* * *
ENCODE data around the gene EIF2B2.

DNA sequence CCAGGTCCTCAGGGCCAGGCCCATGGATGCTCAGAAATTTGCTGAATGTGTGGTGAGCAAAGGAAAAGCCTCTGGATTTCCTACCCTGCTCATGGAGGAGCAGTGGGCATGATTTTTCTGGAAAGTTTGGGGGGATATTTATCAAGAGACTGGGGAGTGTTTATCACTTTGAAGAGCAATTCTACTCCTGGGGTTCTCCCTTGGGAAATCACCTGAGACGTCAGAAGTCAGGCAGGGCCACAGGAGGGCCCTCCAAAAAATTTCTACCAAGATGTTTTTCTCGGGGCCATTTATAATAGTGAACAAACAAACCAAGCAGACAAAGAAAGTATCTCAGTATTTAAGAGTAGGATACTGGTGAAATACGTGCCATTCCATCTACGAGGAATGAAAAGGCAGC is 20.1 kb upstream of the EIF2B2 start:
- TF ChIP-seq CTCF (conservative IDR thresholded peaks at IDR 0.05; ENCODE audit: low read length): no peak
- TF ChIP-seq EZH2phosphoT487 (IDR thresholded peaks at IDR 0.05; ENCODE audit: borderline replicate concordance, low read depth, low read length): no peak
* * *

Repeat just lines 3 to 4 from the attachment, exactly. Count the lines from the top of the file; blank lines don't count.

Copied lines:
- TF ChIP-seq CTCF (conservative IDR thresholded peaks at IDR 0.05; ENCODE audit: low read length): no peak
- TF ChIP-seq EZH2phosphoT487 (IDR thresholded peaks at IDR 0.05; ENCODE audit: borderline replicate concordance, low read depth, low read length): no peak